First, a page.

Human Rights Act 1998 Bill part one


MPs held a second reading debate on the Human Rights Act 1998 (Repeal and Substitution) Bill on 1 March 2013.

The bill, which would repeal the Human Rights Act 1998 and provide for a new bill of rights and responsibilities for the United Kingdom, became the catalyst for a wide-ranging discussion on philosophical topics.

The Human Rights Act incorporated the European Convention on Human Rights into UK law and enabled people to have human rights cases heard in UK courts rather than the European Court of Human Rights in Strasbourg.

The bill was introduced by Conservative MP Charlie Elphicke, who said that the act had "transformed human rights in the UK in ways that are wholeheartedly rejected by the British people".

He claimed that the act had prevented the deportation of foreign criminals on the grounds that they had a right to a family life in the UK, adding: "We see in the newspapers day after day, week after week, so many cases reported which just give a sense that a great injustice has happened."

Fellow Conservative Rory Stewart thanked Mr Elphicke for raising the matter, which was "something that clearly irritates many, many people".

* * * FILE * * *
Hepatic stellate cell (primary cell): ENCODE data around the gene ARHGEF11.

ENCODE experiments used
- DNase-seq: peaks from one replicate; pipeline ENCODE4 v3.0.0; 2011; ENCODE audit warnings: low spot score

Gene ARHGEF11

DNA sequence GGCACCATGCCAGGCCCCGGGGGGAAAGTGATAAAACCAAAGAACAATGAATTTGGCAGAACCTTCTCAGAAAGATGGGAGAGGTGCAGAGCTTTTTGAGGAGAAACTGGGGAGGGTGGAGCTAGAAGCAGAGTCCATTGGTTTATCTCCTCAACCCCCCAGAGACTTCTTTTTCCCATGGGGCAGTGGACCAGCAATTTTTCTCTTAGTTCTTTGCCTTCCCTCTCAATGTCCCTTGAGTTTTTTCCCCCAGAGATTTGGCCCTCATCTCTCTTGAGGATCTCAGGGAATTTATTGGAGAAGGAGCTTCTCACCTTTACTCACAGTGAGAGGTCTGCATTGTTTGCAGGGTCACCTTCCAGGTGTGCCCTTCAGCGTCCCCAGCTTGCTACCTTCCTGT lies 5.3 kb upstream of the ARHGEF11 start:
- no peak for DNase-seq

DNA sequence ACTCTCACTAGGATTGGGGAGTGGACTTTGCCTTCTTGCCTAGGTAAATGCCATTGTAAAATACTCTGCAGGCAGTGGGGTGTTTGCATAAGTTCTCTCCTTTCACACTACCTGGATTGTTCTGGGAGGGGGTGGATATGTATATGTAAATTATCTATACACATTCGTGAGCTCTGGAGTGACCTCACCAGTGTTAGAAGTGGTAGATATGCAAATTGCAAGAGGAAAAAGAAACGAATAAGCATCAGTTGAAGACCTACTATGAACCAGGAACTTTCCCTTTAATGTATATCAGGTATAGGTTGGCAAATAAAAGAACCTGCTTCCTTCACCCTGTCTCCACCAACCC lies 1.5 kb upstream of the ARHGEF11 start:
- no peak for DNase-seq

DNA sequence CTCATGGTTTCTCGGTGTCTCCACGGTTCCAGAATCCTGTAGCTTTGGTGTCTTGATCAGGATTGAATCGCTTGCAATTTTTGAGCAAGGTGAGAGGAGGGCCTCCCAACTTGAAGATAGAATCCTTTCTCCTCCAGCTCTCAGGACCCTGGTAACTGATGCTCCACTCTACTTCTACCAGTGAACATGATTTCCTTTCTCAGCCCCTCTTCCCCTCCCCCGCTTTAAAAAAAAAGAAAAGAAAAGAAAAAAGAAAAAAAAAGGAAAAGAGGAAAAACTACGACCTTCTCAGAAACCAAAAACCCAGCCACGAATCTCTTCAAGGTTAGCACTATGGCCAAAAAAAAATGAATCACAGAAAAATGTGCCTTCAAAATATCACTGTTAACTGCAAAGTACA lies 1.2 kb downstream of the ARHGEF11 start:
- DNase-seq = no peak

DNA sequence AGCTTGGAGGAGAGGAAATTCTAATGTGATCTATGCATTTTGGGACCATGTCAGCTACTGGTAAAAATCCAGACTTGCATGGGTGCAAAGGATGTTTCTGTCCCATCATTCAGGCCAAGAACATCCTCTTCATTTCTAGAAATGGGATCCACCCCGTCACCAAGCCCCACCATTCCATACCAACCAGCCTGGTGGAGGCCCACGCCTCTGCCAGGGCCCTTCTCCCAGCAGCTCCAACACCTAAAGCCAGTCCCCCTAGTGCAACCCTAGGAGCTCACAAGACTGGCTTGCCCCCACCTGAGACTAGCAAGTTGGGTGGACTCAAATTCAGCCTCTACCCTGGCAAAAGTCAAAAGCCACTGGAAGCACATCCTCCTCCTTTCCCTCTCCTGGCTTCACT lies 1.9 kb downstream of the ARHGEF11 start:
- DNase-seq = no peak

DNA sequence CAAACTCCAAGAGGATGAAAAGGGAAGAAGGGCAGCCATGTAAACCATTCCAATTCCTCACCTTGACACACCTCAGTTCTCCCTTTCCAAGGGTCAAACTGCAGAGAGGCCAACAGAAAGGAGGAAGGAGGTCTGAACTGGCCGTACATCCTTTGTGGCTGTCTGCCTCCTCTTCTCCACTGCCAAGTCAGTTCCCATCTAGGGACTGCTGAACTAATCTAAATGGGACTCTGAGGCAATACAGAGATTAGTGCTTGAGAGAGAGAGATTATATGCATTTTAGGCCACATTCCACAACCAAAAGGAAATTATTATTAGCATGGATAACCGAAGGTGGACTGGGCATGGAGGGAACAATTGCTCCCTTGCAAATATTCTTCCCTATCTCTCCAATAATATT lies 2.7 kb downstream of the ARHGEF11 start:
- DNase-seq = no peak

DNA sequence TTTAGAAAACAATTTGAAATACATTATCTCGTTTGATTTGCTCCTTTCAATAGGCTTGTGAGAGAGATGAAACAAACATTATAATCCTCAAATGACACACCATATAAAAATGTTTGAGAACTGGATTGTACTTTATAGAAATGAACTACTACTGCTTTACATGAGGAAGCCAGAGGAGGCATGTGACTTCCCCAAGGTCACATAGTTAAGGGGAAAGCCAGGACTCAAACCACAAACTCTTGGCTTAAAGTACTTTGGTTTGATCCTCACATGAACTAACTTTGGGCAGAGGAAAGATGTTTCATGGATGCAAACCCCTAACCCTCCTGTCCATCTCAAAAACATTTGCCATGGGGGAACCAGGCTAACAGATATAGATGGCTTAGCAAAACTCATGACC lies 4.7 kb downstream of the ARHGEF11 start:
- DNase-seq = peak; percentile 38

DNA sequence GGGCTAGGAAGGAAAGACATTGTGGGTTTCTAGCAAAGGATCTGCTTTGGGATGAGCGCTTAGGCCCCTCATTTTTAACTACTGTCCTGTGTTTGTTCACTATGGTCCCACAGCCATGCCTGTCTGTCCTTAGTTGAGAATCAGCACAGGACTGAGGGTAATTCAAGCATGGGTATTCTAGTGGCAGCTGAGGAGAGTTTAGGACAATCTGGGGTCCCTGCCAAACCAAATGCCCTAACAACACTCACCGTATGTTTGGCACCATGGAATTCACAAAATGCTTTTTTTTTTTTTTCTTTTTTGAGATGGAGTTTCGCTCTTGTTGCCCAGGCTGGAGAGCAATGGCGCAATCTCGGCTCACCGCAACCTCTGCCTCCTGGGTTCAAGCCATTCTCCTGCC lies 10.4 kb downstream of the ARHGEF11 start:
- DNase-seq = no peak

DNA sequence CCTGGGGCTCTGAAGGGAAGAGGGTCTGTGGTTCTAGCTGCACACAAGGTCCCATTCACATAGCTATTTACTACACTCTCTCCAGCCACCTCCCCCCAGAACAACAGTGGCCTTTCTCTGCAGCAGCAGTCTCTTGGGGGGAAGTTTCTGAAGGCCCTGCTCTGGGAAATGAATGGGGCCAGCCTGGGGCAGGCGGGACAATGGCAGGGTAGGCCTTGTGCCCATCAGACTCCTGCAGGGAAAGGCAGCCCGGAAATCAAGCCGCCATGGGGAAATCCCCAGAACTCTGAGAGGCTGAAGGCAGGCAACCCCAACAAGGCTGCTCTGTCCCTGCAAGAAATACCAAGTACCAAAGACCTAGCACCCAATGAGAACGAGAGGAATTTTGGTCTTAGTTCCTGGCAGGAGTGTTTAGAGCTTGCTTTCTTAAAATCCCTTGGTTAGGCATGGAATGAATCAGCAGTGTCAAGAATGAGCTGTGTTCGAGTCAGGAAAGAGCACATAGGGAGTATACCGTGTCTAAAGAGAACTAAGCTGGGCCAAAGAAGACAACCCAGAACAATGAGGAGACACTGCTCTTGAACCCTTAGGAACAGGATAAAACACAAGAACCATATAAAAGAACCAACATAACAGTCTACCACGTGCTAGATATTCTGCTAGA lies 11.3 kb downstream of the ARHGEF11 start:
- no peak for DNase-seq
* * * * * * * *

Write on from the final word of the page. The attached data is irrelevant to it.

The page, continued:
But he warned of a "dangerous" situation in which "human rights" were being discussed as if they were a "trivial, unnecessary issue...connected in people's minds with phrases like health and safety".

He said that the "basic conception of human rights is based on human dignity" and the idea that humans should be "treated as ends in themselves rather than a means to an end".

He argued that "any universal code is always aspirational" and would be applied differently in different countries, but insisted that a person's human rights were dependent on "your humanity, not your nationality".

Mr Stewart entered into what he himself described as a "fundamental philosophical debate" with Jacob Rees-Mogg, in a session which was dominated by Conservatives.

In fact, the debate became a wide-ranging debate on fundamental rights, taking in German philosopher Immanuel Kant and medieval priest St Thomas Aquinas' conditions for a just war.

A Ministry of Justice document claims the Human Rights Act "has been described as the most important piece of constitutional legislation passed in the United Kingdom since the achievement of universal suffrage in 1918".

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